Bielefeld-Osaka Workshop 2010

11 October 2010 - 13 October 2010
Begin time: 
End time: 
CITEC, Bauteil-Q

Welcome to the Homepage of the Bielefeld-Osaka Workshop 2010!

The 1st Bielefeld-Osaka Workshop was held at CITEC (Bielefeld University) from October 11 to October 13, 2010.

The aim of this workshop was to bring together a multidisciplinary team of junior researchers from Japan and Germany to foster prospective collaborations and the exchange of new ideas.

The workshop included 20 junior researchers from both Clusters of Excellence from multidisciplinary backgrounds, such as computer science, engineering, medicine, psychology, linguistics, biology, physics, and philosophy. What unites all of them is the idea to improve human-robot interaction and to make it as smooth and intuitive as possible.

Workshop Program

The full program of the workshop can be downloaded here.

Keynote Speakers

Prof. Dr. Masayuki Hirata (Osaka University)

"Connecting Robot and Brain"

Tuesday, October 12, 2010, 2 p.m. - 4 p.m. in H9

Brain-machine interface (BMI) is a technique that enables us to control external devices and to communicate with others by brain signals alone. We are presently developing a BMI system for functional restoration using brain surface electrodes (electrocorticograms: ECoGs). ECoGs are excellent regarding spatial resolution as well as signal-to-noise ratio, and are notable for their ability to provide long term stable recordings, which is an important factor for clinical BMI. It is essential to understand what neurophysiological features provide better neural decoding results. Using a support vector machine, we demonstrated that ECoG signals from the brain groove called the central sulcus provide higher decoding accuracy than those from brain outer surface. Based on these findings, we developed a successive movement classification estimating the decoding accuracy using mutual information to provide smooth and robust control. We applied this method to an ECoG-based real time control of a robot arm. A patient was able to hold and release objects smoothly using the robot arm, which indicates that our method is clinically feasible. We are also developing a fully-implantable wireless system, which will be indispensable for reducing the risk of infection in clinical applications. This system includes a 3D high density electrode array, a multichannel analog amplifier, a wireless battery/charger, and a wireless data transfer circuit. Finally, neuroethical issues have to be considered carefully. To summarize, an integrative approach bringing together neurophysiology, computational neuroscience, medical engineering, robotics and neuroethics is indispensable for the clinical application of BMI for functional restoration.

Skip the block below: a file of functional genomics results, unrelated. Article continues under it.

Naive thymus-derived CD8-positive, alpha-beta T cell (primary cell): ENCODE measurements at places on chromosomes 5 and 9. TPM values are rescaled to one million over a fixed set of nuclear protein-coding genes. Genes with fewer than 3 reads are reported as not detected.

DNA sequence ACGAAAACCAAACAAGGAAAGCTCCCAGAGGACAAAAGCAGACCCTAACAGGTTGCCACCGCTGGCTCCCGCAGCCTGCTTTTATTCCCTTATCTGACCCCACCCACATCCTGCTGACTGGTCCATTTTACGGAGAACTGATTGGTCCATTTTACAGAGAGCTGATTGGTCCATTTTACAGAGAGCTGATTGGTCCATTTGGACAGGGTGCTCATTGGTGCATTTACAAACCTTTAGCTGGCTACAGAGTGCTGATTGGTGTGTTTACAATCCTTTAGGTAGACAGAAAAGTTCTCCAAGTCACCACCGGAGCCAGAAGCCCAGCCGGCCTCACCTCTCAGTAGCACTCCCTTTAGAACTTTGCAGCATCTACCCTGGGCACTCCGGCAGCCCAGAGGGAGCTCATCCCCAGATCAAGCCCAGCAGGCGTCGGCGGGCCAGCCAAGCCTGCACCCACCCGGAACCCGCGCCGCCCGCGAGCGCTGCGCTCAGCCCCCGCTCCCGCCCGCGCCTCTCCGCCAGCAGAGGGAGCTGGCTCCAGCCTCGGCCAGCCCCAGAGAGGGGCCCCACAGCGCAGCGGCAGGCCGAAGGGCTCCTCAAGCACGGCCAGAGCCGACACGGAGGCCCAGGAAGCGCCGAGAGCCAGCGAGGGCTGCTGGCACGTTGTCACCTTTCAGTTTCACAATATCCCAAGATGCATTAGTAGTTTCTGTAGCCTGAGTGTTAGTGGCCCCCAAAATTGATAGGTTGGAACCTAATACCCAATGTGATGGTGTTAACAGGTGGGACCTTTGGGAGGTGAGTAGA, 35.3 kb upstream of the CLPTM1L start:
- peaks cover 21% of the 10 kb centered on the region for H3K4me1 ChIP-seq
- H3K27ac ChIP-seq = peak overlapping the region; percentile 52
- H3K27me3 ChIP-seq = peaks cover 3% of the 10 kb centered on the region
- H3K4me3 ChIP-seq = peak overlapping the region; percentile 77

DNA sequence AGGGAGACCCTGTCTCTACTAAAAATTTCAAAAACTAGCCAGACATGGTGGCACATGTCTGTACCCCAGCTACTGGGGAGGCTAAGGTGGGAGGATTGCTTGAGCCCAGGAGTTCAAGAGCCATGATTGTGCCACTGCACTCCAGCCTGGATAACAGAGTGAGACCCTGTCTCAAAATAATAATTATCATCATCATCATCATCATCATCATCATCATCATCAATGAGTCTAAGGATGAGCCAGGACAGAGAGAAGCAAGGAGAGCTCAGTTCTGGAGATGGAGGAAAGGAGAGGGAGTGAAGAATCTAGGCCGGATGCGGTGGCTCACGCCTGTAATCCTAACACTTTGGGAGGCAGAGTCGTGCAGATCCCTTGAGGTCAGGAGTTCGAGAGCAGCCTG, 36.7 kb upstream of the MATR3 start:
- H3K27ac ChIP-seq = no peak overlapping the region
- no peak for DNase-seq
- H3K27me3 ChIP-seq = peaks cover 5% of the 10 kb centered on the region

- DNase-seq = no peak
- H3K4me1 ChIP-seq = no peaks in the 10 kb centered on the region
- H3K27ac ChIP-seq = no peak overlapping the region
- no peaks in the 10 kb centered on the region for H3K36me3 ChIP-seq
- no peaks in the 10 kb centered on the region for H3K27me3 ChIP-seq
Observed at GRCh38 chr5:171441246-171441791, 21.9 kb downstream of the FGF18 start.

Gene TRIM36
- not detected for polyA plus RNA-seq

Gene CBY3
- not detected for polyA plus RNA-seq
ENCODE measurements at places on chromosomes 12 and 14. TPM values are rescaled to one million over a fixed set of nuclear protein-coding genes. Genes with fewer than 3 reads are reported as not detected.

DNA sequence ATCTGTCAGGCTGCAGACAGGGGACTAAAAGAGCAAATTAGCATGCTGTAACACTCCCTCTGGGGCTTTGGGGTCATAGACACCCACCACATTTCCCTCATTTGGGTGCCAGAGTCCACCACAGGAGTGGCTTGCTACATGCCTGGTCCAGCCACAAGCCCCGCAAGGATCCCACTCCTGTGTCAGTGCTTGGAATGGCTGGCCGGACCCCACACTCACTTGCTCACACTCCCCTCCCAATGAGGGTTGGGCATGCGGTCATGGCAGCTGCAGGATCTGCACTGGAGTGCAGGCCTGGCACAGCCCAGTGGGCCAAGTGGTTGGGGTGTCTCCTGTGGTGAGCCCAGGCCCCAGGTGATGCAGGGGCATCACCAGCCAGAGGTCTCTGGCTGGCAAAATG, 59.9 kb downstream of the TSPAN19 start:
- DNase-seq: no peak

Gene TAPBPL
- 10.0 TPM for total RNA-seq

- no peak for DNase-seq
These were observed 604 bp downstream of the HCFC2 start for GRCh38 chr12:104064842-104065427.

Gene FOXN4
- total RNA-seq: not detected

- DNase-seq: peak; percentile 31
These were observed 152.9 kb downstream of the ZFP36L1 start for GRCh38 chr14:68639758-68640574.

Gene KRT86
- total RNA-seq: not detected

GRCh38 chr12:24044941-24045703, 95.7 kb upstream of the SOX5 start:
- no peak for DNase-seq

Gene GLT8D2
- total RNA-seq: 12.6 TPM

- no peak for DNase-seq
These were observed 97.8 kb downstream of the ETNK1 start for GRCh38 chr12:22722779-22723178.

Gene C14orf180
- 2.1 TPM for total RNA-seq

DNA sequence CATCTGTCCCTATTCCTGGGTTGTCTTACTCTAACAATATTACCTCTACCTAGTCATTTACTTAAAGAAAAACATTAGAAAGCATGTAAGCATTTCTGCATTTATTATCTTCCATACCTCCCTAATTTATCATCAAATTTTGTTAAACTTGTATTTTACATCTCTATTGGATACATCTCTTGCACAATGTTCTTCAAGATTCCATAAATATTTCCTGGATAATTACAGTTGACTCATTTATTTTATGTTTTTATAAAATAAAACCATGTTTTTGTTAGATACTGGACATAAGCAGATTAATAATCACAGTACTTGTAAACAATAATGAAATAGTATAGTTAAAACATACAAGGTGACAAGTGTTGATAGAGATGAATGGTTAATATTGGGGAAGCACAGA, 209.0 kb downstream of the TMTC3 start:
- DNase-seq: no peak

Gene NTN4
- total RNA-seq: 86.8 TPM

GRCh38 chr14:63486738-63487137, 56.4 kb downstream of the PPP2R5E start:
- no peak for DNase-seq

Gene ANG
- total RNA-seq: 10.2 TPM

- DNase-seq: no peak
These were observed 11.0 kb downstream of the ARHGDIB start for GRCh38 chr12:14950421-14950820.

Dr.-Ing. Britta Wrede (Bielefeld University):

"Emotional Human-Robot Interaction as a facilitator for learning”

Tuesday, October 12, 2010 - 10 a.m. - 12 p.m. in H2

In the same way as it is impossible to not communicate it is impossible not to be emotional. This entails that for modeling communication with robots we need to be aware of the emotional aspects of the interaction. However, how are roboticists supposed to model emotional interactions in robots? On the one hand, emotions are argued to simply display the internal state of a system and thus to be universal in the way how they are displayed. Yet, it has been observed that the emotional displays depends on whether or not observers are present. This means that the emotional display is subject to – probably cultural – rules. For a robot to interact in a meaningful and understandable way it therefore needs to integrate both perspectives. Emotions have also been shown to have a significant effect on learning and memory. Again, this effect can be distinguished between an internal effect – motivation – and an external effect – interaction. Cognitive accounts of emotion argue that emotional states are related to the different states of achieving a goal. Interactive accounts of emotion, in contrast, would argue that through giving emotional feedback to a learning system one not only affects the learner’s motivation but also his/her understanding of the to be learned action. By relating action states with emotional displays the learner learns which situations are desirable and which should be avoided. In my talk I will present results of our own research on emotional human-robot interaction as well as insights in tutoring robots in order to address the question how emotions can be used to facilitate learning.


Organizing Committee

The workshop took place at the Center of Excellence in Cognitive Interaction Technology (CITEC) at the Bielefeld University and was organized by Friederike Eyssel (CITEC, Bielefeld University), Yukie Nagai (Global COE: Center of Human-friendly Robotics based on Cognitive Neuroscience, Osaka University) and Sebastian Wrede (CoR-Lab, Bielefeld University).